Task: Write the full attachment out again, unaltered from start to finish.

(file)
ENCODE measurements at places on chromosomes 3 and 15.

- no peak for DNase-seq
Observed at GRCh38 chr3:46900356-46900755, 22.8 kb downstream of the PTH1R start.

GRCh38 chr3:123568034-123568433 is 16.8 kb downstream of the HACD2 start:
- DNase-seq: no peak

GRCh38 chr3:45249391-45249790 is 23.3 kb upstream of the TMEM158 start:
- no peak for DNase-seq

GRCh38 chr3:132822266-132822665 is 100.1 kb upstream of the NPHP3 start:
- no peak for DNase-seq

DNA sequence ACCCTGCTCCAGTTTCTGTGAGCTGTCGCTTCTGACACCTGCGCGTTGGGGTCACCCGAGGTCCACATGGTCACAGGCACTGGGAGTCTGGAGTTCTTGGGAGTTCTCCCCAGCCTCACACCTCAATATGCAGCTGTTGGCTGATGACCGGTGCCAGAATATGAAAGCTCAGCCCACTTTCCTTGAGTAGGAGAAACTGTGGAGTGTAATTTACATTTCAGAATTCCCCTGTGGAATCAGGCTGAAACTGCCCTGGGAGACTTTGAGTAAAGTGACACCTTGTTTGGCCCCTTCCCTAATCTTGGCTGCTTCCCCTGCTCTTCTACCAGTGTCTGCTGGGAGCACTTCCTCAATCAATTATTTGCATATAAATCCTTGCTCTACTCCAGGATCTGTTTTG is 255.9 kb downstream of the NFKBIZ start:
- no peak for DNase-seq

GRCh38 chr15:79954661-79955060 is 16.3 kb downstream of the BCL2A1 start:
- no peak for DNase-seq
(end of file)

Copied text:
ENCODE measurements at places on chromosomes 3 and 15.

- no peak for DNase-seq
Observed at GRCh38 chr3:46900356-46900755, 22.8 kb downstream of the PTH1R start.

GRCh38 chr3:123568034-123568433 is 16.8 kb downstream of the HACD2 start:
- DNase-seq: no peak

GRCh38 chr3:45249391-45249790 is 23.3 kb upstream of the TMEM158 start:
- no peak for DNase-seq

GRCh38 chr3:132822266-132822665 is 100.1 kb upstream of the NPHP3 start:
- no peak for DNase-seq

DNA sequence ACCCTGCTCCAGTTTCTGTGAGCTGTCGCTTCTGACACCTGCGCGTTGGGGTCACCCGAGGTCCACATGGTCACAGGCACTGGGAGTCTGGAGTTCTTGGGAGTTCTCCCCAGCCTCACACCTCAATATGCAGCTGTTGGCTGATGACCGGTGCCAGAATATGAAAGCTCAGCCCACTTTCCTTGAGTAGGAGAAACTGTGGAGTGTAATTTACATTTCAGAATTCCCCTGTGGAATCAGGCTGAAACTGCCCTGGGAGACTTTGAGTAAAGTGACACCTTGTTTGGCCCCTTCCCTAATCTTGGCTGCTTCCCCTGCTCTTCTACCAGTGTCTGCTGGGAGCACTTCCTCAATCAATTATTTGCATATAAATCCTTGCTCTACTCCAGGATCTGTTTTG is 255.9 kb downstream of the NFKBIZ start:
- no peak for DNase-seq

GRCh38 chr15:79954661-79955060 is 16.3 kb downstream of the BCL2A1 start:
- no peak for DNase-seq